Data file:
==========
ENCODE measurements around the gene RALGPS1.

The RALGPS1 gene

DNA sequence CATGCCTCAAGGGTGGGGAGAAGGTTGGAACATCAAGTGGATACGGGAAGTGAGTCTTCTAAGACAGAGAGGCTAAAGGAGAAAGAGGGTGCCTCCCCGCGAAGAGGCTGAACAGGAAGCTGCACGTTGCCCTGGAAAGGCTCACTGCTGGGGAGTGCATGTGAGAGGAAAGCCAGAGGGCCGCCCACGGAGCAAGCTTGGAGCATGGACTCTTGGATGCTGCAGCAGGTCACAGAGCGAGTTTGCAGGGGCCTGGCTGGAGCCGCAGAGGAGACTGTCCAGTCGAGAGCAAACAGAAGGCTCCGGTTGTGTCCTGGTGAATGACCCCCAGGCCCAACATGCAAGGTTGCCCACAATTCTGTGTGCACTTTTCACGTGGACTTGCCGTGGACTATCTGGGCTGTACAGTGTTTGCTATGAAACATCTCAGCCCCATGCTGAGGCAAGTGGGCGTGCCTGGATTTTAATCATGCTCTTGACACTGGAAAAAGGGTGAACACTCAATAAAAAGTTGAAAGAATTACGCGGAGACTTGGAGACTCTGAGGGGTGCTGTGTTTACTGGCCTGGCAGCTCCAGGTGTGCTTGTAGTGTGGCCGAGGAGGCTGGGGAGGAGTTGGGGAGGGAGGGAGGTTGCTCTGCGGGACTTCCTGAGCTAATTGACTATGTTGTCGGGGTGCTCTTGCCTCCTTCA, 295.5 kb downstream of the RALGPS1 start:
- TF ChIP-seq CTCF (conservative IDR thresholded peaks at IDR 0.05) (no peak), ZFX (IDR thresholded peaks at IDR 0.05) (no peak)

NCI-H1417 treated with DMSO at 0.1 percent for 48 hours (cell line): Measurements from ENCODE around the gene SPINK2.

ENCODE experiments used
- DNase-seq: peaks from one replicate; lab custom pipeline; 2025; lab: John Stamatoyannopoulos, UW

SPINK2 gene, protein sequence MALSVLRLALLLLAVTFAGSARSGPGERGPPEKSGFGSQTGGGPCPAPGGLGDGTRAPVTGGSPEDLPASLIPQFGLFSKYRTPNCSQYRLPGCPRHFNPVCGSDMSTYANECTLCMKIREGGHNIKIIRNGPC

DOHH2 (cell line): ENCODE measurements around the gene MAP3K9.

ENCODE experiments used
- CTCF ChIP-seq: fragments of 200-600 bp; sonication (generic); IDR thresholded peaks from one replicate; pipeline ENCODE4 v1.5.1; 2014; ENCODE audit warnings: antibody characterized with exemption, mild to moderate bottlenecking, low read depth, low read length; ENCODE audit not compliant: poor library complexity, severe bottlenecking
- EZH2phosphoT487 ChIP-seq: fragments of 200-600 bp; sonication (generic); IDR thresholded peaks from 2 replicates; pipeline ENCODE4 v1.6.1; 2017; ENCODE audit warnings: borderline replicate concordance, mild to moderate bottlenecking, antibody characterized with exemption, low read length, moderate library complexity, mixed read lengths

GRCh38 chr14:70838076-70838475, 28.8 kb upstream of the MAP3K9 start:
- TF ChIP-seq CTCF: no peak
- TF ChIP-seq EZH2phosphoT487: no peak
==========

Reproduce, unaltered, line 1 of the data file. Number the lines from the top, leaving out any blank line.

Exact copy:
ENCODE measurements around the gene RALGPS1.